Herding: Bighorn sheep are gregarious animals. In spring, rams band together in groups of 3 to 5 and move to higher summer ranges to roam during the summer. Ewes likewise band together with their lambs and yearlings into groups of 5 to 15 and move to separate high areas. In fall, the rams separate from each other to each join bands of ewes and young during the rutting season. Bighorn sheep of all ages and sexes band together in herds of hundreds for the winter months. They are then led by an elder ewe who moves them around lower valley elevations.
Locomotion: The halves of each hoof separate, so that a bighorn sheep's' feet cling firmly to steep and rocky terrain. The hooves are hard at the outer edge and spongy in the center. The soft, rubbery and cushion-like padded soles permit them to keep their balance and add traction as they move across uneven and slippery ground and even scale up sheer rock faces. Their hoof prints, similar to deer's, are 3 to 3.5" long with hind prints slightly smaller than fore prints. Unlike deer prints, bighorn prints are less pointed, less heart-shaped, more splayed, and have straighter edges.  If walking downhill on soft ground, their dew claws may print two dots behind their hoof print.
Bighorn sheep follow narrow trails over mountainsides and steep slopes. In addition to being excellent climbers and jumpers, bighorn are also good swimmers. A bighorn's walking stride is about 18 inches, the bounding gait on level ground is around 15 feet, and down a steep incline it increases to near 30 feet.
Reproduction: Breeding season generally occurs between October and December (At different latitudes, season can begin as early as August and extend to early January). As the fall rutting season approaches, rams have head-butting contests that increase in frequency as the season progresses. Horn size determines status; fights occur only between rams with similar size horns. Two opponents rear back onto their hind legs, then drop to all fours and charge each other at speeds greater than 20 mph. Their foreheads slam together with a crack that can be heard for more than a mile. The shock wave reverberates through their bodies. They pause a minute to regain their footing and posture themselves. Again and again, protagonists put their full weight behind their charges and clashes with each other. The sound often prompts other rams in the area to similar contests. Battles between rivals can last up to 20 hours. Chips of horn may fly and blood may ooze from ear and nose, but finally one of the battlers, exhausted or injured, lowers its head in submission and the winner strides away to claim the ewe. Both victor and vanquished earn the nose scars and blunted horns of a veteran bighorn battler. With nose elevated and their upper lip curled, rutting males follow any female in heat. They occasionally stop for butting jousts if other males begin to follow the same ewe. Ewes usually breed at 2 1/2 years of age, but may breed earlier as yearlings.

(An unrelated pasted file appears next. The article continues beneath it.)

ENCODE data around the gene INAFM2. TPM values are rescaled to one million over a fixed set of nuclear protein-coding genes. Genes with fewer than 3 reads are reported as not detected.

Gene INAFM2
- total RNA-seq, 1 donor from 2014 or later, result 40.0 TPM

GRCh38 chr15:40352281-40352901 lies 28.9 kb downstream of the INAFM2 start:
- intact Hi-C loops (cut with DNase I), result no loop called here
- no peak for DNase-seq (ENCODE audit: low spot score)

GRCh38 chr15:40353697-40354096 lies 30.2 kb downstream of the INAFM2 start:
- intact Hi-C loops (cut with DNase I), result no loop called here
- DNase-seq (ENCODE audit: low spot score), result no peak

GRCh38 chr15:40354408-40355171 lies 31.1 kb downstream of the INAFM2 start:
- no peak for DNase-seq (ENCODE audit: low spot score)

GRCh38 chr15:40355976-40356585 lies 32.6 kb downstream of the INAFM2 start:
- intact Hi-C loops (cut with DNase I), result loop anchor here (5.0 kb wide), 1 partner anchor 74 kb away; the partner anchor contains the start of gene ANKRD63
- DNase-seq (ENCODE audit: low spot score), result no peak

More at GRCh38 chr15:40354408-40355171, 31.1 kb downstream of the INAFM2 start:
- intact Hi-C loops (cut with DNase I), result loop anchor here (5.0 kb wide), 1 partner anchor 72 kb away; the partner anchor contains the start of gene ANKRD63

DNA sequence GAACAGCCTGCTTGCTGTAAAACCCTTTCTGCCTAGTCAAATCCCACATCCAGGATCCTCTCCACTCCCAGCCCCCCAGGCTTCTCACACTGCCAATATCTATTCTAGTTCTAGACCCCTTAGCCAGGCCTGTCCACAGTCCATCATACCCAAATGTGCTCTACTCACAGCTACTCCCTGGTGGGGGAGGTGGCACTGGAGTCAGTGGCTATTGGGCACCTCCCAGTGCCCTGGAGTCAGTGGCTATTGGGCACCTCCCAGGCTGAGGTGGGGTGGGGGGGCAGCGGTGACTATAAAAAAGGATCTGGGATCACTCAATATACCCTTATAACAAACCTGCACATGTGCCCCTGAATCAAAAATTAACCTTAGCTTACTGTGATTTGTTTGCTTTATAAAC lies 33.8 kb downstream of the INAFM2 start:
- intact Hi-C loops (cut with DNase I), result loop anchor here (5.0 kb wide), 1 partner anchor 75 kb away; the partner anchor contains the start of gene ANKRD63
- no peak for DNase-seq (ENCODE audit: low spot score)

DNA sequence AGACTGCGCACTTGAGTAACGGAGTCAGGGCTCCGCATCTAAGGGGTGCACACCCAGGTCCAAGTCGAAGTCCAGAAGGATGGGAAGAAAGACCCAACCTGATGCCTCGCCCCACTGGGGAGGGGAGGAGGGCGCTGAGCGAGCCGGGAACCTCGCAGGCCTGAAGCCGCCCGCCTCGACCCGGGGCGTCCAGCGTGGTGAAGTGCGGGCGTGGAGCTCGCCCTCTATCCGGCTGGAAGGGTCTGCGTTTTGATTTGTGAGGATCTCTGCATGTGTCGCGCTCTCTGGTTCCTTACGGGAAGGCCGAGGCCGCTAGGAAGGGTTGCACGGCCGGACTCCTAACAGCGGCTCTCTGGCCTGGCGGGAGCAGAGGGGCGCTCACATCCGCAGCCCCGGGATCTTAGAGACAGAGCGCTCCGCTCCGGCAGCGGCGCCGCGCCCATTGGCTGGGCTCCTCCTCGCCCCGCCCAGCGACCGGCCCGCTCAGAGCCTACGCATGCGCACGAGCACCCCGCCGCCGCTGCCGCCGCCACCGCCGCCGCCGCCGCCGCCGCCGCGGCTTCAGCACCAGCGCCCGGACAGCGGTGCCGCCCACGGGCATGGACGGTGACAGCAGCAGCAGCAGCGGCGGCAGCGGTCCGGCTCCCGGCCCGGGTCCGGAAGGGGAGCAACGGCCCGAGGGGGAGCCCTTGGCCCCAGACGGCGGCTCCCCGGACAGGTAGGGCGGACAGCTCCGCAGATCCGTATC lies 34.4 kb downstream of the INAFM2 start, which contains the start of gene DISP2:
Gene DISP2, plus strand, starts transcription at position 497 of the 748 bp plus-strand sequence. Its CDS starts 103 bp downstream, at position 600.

In spring after the annual migration back to the high country and after a 180 day gestation period, expectant ewes slip away to a sheltered ledge and give birth to a single well-developed lamb. Newborn lambs have a soft, woolly, light-colored coat and small horn buds. The newborn remains hidden for about one week, then follows its mother about, quickly learning to feed on tender grasses, and is weaned after 5 to 6 months (Photo at right is of ewe and lamb, latter was born the previous year).
Range: Bighorn sheep are found in the mountain ranges of southern California, Arizona, and New Mexico northward through Idaho and Montana and on into British Columbia.
Predators: Predators of Bighorn sheep include cougars, golden eagles, wolves, coyotes, bears, bobcats, and lynx. On cliffs, adult Bighorns can easily escape all but the cougars. When they migrate--descend to the foothills, the bighorn's sure-footedness is no advantage and they may then fall prey to predators. Golden eagles attack young lambs whenever they find them unprotected.
More Information

For more information about bighorn sheep, visit these sites.

Bighorn Mountain Sheep (British Columbia Adventure Network)
Here you can find information on the description, tracks, habitat, and behavior of bighorn sheep.
Rocky Mountain Bighorn
This student project webpage provides pictures, information, and a drawing of the Rocky Mountain Bighorn Sheep.
Sierra Nevada Bighorn Sheep by Robin Meadows
A May/June 1999 article in Zoogoer magazine outlines the plight of a dwindling bighorn sheep population in Califorinia's Sierra Nevada Mountains.
Bighorn Sheep (Teachers' Corner)
Site developed for teachers contains links to other bighorn sheep websites.

Try a webquest activity.

Note: All photographs were taken with a digital camera in Rocky Mountain National Park (Colorado), Hells Canyon (Idaho), and Yellowstone National Park (Wyoming) during July and August, 1999. Pictures also came from Glacier National Park (Montana/Canada) 2001.

Developed by Annette Lamb and Larry Johnson, 6/99. Update 4/02.